So now that the rules for TVWS are final, any plans for the 450i in the UHF white spaces? The interference has become so bad that we're honestly thinking about abandoning 900MHz altogether. FSK hasn't provided enough bandwidth for several years now and OFDM on noisy 900 I fear won't be worth the investment. And the noise is only going to get worse as the power company rolls out smart meters all around us.
I've asked this question a few times to various engineers at Cambium and I believe the answer ATM is no... there are no plans for a TVWS product. That being said... I'm not sure how familiar you are with TVWS rules and channels. If you live near a city there are typically very few channels to choose from. There are a number of databases on the internet to see if there are any channels available near you. The other issue is that the channel widths are small, like 6MHz and while advanced LTE systems allow for channel aggragation, no one is currently producing a low cost LTE base station for TVWS, in addition, I'm not sure if the FCC would allow devices in this band that perform channel aggragation. Lastly, there is no guarentee that you can keep a channel or channels. Your radio is connected to a database, on start up the radio asks the database what incumbant users are tying up channels and whatever is left is what your radio chooses. Let's say another TVWS WISP starts up shop in your area... you'll have to work with them to divvy up the available spectrum... let's say an incumbant changes channels or uses more channels... too bad for (both of) you. One last thing... the antenas for this spectrum are huge (if you thought 900MHz antennas were big!) and hardly anyone is making them... last time I researched a MIMO antenna isn't even available so you'd have to use two antennas at the base station and two antennas for every subscriber if you're using a MIMO system.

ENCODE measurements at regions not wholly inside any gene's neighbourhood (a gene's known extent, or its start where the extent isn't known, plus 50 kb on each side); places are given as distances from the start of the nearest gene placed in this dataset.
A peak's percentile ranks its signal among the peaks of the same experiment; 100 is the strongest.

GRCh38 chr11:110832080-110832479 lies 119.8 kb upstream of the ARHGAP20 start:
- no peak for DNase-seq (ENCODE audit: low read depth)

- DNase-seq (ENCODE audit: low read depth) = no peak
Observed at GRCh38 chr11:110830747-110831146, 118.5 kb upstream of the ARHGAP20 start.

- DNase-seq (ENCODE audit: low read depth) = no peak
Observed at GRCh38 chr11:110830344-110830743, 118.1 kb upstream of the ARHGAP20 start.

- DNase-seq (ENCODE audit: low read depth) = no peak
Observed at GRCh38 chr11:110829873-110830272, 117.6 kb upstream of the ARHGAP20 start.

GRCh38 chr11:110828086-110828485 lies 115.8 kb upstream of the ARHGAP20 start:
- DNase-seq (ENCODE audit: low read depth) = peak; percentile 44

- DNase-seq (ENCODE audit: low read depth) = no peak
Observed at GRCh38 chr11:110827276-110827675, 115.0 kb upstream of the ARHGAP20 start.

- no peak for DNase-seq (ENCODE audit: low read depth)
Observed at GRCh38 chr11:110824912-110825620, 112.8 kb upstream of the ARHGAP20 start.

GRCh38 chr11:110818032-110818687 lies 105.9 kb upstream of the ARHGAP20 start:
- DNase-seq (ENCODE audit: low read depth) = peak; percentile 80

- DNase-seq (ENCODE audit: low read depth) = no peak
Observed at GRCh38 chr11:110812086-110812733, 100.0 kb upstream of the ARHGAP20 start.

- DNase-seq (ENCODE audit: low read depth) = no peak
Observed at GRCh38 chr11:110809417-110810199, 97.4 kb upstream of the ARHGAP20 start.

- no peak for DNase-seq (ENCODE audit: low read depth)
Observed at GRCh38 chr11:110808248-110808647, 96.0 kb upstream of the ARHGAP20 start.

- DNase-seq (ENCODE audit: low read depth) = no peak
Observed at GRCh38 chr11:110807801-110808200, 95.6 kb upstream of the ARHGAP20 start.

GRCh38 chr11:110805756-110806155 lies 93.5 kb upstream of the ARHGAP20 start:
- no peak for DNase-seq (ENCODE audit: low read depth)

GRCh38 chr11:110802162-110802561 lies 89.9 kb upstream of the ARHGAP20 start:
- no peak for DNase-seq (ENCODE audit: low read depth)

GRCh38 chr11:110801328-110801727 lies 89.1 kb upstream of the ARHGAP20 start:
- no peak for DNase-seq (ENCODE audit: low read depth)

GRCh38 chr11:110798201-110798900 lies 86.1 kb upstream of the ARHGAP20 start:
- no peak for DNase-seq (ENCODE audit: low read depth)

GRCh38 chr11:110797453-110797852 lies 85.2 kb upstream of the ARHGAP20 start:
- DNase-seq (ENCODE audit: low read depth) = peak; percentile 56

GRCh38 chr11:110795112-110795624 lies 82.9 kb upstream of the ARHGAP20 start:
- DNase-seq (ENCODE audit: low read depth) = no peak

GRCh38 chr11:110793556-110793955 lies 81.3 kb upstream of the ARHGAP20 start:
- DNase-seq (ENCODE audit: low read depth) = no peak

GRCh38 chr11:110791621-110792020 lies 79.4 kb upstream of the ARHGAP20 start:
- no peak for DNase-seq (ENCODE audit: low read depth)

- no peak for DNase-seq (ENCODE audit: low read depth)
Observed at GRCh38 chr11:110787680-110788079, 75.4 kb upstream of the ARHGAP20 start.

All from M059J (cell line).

We do bump into the Chicago broadcast zone on the northern part of our network, but the majority of our 900 coverage is pretty rural and there are lots of channels available.
I just don't know what direction to go at this point. 900 sucks. And we've already tried blasting through the trees with the 3.6 450 and it didn't do it. 3.65 LTE isn't going to do any better and we're not going to throw away money on that.
The power co's plan is to roll out smart meters in about a year. It's all 900 FHSS. Everyone else that has had to content with smart meters had to abandon 900. I have no doubt we'll have to do the same. So I need something soon.
If Cambium doesn't want to do it, then I'll find something else.
Why do you believe that LTE will not perform better for Nlos then the 450? I agree that the 450 platform is not a good Nlos solution in the 3650 band. We have 3 sites deployed and it is of very limited use for us. We are going to be testing out a LTE solution in about 4 weeks. I am genuinely curious about what testing or compairsons you have performed.
We currently use the PMP320 and I can tell you that it does perform well in Nlos. Not as well as our FSK900 network but we have about a 85% success rate in switching from 900 to the pmp320 and the research I have performed to this point leads me to believe that an LTE will perform better then the 320 does.
We did try the PMP320 and the results were no better than 900 FSK. LTE on 3.65 is not an economical solution.
@George Skorup wrote:
LTE on 3.65 is not an economical solution.
Hmmm... yes and no... depends on how you choose to deploy. If you want maximum throughput and the best non/near-LOS penatration then you have to use all the chains on your LTE eNodeB on one sector... this of course significantly increases the cost of lighting up a site with 360 deg coverage. Of course it also helps deploying to an area with a high population density, but if you have a high enough install fee and high enough ARPU, you could get away with deploying in lower density areas.
If you're trying to deploy in an area with low density, but you're not running into near/non-LOS hurdles, you can split up the chains on an eNodeB amongst multiple sector antennas to provide 360 deg coverage. The trade offs being lower per-sector throughput, and reduced near/non-LOS performance as mentioned.